The Senate version of an inmate re-entry bill looks a little different now. In some Florida lawmakers own words, it was essentially gutted at its second committee stop Thursday—A move that even took the bill’s sponsor by surprise. While the measure still cleared a Criminal Justice budget panel, it wound up pitting Republicans against Republicans.
It was Republican versus Republican in the Senate Criminal and Civil Justice Appropriations Subcommittee Thursday, when it came to vetting an inmate re-entry bill sponsored by Republican Senator Thad Altman.
The so-called ‘Smart Justice’ bill allows for the state to provide identification cards for these inmates free of charge. That’s been touted as one of the major problems facing former inmates when they’re released from prison. It also encourages the department to develop faith-and-character based programs to help the inmates.
And, before Thursday’s committee meeting, the bill had already gone through some changes. That included eliminating a provision that the Florida Department of Corrections create re-entry facilities. Another provision allowed the department to establish incentives for the re-entry program to promote participation by private sector employees—a matter of serious concern for correctional employee unions.
“We have changed that to provide for in prison treatment followed by community treatment supervision for nonviolent offenders. Again, this is to help in the reentry process. It leaves up to the department how best to deliver the in prison treatment. The past bill we also eliminated the language to preference to certain providers,” said Altman.
Still, that did not stop the panel’s chair Republican Senator Rob Bradley from adding two amendments that would more than cut the already watered down bill in half.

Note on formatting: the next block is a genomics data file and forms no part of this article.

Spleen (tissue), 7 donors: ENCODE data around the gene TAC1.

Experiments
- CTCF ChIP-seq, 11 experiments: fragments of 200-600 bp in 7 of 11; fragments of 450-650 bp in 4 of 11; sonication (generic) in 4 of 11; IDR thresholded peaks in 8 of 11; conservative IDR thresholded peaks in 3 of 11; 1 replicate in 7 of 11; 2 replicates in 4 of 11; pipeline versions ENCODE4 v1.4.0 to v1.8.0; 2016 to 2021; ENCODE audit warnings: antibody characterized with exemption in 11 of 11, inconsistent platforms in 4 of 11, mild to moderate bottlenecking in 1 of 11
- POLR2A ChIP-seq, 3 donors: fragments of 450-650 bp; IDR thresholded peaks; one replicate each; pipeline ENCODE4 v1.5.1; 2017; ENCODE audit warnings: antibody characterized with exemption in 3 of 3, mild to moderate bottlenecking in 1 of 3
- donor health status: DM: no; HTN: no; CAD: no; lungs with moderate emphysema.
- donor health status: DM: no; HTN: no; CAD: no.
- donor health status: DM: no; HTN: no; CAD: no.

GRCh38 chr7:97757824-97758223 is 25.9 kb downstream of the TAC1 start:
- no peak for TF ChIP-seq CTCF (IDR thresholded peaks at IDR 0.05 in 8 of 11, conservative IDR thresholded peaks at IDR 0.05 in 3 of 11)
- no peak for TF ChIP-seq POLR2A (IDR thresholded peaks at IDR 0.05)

“I think that the best way to move Senator Altman’s bill forward is to scale it back and focus on those things that have an opportunity for passage on the full Floor,” said Bradley.
So, what does the bill look like now? Some Republicans, like Senator Miguel Diaz de la Portilla, had that question on their minds for Senator Bradley.
“So, with your amendment, you’re taking out pretty much most of the bill. What’s left in," asked Diaz de la Portilla.
"The ID portion. Well, there’s two amendments. Yes, that’s my intention to take out most of the bill with the exception of the ID," Bradley replied.
"So, when you take this amendment and the next one, basically all that’s left is the ID portion," stated Diaz de la Portilla.
"And, the faith and character based programs," added Bradley.
What was taken out included a provision that made sure every inmate had the skills and training needed to go back out into society within two years of their upcoming release.
There was also a provision that could allow an eligible non-violent offender to have a split sentence, like allowing the inmate to perform community service in the last year of their sentence. Today, Florida inmates are required to serve 85-percent of their sentence.
But, the bill’s sponsor, Senator Altman did not appear to approve of the changes. While Altman admits he and Bradley had a brief conversation about the amendments, he says he did not see them because there was a glitch in the system. Having seen the amendments now, Altman says he feels like the essence of the bill is gone.
“Unfortunately, after reading this, it pretty much guts the major intent of the bill. So, obviously, I would have to view this is as an unfriendly amendment,” said Altman.
Later, Altman reluctantly agreed to the amendments to move the bill along, with the condition that he speak to Senator Bradley following the meeting.
And, so, the bill passed unanimously 13 to 0 out of the Senate Criminal and Civil Justice Appropriations Subcommittee Thursday. It has one more stop to go before it heads to the Senate Floor.
Meanwhile, this could set up a battle over in the House, after the measure’s House companion has not been amended to reflect these recent changes. The bill sponsored by Republican Representative Dennis Baxley of Ocala has already passed its only committee, the Justice Appropriations Subcommittee—a panel Baxley chairs.
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